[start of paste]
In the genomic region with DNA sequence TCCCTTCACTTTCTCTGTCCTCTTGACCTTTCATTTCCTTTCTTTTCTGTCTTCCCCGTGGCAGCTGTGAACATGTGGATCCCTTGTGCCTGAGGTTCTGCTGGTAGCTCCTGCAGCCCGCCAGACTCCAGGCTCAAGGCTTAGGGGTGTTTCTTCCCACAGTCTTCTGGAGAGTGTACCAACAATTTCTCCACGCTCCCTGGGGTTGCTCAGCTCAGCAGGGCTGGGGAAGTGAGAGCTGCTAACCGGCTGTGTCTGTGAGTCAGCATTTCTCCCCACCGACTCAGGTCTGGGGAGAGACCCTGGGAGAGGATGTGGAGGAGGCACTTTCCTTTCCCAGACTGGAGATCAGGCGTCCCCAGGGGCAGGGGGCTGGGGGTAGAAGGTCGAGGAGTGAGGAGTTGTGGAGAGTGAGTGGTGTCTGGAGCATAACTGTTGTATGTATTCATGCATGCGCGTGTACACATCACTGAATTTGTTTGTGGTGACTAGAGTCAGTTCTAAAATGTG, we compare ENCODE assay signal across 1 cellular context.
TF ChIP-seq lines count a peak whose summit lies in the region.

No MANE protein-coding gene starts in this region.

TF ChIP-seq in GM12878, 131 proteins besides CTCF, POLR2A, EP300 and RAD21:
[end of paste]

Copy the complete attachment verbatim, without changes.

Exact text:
In the genomic region with DNA sequence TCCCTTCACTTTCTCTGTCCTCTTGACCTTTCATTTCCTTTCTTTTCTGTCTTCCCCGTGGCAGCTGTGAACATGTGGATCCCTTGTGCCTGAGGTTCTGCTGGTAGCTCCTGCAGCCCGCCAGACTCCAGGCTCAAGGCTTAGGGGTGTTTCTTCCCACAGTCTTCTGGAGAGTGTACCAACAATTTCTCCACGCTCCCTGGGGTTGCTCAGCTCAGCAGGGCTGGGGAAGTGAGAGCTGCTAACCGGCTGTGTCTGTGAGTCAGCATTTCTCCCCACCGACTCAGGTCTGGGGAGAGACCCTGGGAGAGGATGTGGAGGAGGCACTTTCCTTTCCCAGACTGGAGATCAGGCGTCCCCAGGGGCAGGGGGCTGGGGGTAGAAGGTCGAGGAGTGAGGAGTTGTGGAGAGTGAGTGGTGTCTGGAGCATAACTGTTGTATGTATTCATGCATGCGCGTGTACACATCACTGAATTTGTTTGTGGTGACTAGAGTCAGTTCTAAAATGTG, we compare ENCODE assay signal across 1 cellular context.
TF ChIP-seq lines count a peak whose summit lies in the region.

No MANE protein-coding gene starts in this region.

TF ChIP-seq in GM12878, 131 proteins besides CTCF, POLR2A, EP300 and RAD21: